East of the Cape of Good Hope, proceeding along the Pacific coast of South Africa, and in the hinterland towards the mountains of the Kaeoo, we find other areas with dry climate, with geophyte geraniums connected to progressively spring- summer rains. It is warmer, but the precipitations are more abundant, around 400-800 mm., and they have to take advantage of this, for growing up.
So, the Pelargonium bowkeri, tall up to 40 cm, with roundish juvenile leaves (see photo), very different from the adult ones, finely divided in segments not wider than 1 mm., shows its yellow-greenish showy petals, laciniated of purple-red, by the end of the austral spring, and disappears, withering, in winter.
Analogous is the behaviour of the Pelargonium ochroleucum, which loses almost completely the leaves when it is at the top of the flowering, with an incredible mass of small white and red corollas, carried by stems of 30-40 cm; of the Pelargonium schizopetalum, with oval leaves more or less carved or lobed, similar stems, and yellowish or brown-purple petals, particularly at the apices, where they look finely divided; of the Pelargonium luridum, with leaves long up to 27 cm, lobed at the beginning of the vegetative period, ans then with incisions always deeper till to form almost filiform segments, petioles of 30 cm, and stems, long even one metre, with small bunches of 5-60 flowers, mostly pinky; or of the Pelargonium caffrum, with leaves also in this case always more carved, and inflorescences tall up to 50 cm, with 7-27 purple flowers with the petals finely divided.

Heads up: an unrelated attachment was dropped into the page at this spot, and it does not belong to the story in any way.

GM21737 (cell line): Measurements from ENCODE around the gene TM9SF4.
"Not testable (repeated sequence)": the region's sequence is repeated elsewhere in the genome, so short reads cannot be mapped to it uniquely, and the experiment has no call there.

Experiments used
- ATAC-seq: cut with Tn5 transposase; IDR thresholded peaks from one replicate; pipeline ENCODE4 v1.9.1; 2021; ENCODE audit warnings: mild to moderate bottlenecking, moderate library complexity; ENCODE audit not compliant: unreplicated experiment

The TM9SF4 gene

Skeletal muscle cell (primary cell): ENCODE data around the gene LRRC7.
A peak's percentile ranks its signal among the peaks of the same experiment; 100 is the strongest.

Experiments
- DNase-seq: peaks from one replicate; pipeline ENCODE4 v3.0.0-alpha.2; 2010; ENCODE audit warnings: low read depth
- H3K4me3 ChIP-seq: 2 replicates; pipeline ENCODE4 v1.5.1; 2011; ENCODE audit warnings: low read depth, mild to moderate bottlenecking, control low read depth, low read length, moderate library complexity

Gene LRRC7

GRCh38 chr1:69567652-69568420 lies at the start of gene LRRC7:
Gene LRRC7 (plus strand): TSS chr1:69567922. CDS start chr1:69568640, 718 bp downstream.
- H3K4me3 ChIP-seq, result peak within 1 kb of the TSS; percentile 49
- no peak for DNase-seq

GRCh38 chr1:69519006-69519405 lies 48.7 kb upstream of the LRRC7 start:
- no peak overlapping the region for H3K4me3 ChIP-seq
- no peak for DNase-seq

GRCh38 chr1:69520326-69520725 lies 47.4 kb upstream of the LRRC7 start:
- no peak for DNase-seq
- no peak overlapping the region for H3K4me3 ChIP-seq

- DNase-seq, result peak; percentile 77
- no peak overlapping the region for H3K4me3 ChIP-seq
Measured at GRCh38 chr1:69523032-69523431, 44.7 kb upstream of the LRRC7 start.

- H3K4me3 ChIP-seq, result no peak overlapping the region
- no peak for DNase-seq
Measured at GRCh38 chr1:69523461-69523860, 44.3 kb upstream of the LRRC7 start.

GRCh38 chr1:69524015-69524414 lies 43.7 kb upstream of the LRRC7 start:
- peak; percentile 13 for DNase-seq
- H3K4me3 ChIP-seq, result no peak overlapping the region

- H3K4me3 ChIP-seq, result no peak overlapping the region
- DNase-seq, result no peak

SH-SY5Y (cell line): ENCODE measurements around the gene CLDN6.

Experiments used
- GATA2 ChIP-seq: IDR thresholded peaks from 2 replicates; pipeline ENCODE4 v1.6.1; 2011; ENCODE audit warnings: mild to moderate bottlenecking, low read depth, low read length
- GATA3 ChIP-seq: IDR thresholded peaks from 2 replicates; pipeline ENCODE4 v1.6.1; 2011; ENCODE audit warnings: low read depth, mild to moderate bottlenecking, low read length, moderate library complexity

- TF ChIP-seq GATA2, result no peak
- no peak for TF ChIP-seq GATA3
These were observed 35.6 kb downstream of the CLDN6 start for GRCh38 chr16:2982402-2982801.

In this species, and in the Pelargonium schizopetalum, we notice at the exit of the tubers also some small succulent stems, the strategy developed by other xerophyte geraniums.
The Pelargonium carnosum, present from Namibia to the Cape Province, and then along the Pacific coast, and in the hinterland, on the mountains of the Karoo, and further away, is a classical geranium with succulent stem, supported by a showy enlarged root, reaches also the 120 cm. Few ramifications and many nodes on the stem in correspondence of the old points of junction of the leaves.